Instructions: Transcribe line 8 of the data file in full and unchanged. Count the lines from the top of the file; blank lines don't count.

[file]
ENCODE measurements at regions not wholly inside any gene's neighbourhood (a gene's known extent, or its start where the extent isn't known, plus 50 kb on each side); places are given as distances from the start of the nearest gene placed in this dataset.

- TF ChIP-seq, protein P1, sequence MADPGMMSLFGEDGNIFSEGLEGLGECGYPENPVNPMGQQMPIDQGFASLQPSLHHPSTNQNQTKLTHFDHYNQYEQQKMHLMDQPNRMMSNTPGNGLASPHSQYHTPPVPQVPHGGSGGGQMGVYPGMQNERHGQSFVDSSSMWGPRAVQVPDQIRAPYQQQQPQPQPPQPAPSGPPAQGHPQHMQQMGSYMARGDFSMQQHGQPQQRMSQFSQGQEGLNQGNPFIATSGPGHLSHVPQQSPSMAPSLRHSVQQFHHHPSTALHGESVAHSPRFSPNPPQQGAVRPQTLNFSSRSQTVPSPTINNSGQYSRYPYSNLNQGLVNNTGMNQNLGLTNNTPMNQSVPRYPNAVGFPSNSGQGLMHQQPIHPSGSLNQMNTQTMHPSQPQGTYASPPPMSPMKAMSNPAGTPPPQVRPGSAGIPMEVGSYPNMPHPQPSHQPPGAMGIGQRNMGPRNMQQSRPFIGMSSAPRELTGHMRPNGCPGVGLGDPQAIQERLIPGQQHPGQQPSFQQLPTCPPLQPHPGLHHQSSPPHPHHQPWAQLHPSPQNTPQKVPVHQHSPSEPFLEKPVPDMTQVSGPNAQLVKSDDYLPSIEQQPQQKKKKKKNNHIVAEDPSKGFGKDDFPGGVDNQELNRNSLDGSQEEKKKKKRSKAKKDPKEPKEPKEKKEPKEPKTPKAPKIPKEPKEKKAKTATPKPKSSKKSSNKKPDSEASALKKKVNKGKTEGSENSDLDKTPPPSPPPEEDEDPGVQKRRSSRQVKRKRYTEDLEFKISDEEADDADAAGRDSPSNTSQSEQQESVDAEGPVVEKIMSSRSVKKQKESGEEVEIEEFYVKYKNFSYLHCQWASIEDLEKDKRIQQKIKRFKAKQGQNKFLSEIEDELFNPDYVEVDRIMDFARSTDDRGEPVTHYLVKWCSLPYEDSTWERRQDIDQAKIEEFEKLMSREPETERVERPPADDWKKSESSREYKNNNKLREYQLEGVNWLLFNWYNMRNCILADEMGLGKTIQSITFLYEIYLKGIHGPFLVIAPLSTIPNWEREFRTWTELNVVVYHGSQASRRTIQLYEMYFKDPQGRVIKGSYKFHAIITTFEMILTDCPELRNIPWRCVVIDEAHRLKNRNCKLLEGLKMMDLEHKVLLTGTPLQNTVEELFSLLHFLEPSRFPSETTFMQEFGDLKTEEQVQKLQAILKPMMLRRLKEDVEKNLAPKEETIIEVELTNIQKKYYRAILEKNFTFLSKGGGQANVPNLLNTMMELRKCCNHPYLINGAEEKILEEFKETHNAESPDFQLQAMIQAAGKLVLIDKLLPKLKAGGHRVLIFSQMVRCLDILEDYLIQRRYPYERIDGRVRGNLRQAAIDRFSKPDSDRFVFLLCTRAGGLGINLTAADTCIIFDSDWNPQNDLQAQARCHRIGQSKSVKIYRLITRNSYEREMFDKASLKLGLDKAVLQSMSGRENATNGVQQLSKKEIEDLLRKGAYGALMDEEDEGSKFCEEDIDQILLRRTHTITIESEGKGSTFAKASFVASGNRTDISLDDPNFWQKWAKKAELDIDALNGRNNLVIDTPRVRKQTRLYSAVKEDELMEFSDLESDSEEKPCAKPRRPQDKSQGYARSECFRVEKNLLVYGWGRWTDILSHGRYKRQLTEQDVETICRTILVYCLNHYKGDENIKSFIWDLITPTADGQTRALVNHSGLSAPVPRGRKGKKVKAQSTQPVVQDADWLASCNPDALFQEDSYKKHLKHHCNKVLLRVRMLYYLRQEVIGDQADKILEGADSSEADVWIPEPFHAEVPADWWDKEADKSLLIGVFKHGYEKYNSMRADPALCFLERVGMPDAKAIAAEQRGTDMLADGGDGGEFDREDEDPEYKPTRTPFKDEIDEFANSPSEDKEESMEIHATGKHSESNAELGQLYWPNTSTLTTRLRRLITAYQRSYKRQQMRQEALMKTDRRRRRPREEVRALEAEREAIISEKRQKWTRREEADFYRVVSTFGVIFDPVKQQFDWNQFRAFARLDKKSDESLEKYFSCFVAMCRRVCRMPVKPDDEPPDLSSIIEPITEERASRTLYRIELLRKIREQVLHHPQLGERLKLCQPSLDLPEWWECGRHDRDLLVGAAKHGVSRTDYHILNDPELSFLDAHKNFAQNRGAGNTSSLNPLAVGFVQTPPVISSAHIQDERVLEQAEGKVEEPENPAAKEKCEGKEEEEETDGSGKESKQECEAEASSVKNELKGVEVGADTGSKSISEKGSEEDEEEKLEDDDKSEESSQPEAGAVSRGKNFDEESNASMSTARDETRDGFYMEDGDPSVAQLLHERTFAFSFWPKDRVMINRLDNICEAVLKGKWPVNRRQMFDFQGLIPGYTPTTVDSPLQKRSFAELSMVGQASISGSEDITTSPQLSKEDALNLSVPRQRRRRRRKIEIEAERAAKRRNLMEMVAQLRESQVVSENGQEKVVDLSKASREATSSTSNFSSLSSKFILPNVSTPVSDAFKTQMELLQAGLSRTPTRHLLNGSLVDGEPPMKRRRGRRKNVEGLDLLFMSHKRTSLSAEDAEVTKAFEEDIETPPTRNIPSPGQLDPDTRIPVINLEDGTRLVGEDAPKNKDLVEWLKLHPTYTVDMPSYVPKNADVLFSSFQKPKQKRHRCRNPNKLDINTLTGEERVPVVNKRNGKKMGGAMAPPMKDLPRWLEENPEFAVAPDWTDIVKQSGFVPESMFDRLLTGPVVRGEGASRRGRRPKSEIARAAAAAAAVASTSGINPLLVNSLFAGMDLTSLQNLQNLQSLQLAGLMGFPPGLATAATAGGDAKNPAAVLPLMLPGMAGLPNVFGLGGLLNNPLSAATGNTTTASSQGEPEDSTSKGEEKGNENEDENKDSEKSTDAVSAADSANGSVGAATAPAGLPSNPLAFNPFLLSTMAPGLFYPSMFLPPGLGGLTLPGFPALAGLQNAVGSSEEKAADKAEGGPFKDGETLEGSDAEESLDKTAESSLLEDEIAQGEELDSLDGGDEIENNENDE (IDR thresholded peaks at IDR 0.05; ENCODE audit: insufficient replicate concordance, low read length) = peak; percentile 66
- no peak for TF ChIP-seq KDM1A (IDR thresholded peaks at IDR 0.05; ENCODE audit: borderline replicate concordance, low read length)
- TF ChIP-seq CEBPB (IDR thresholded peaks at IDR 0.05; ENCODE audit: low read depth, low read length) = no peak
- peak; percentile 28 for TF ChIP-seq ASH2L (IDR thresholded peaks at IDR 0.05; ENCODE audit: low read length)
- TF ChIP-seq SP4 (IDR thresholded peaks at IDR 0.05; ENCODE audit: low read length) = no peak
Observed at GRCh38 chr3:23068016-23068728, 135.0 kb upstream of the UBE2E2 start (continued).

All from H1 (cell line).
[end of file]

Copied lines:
All from H1 (cell line).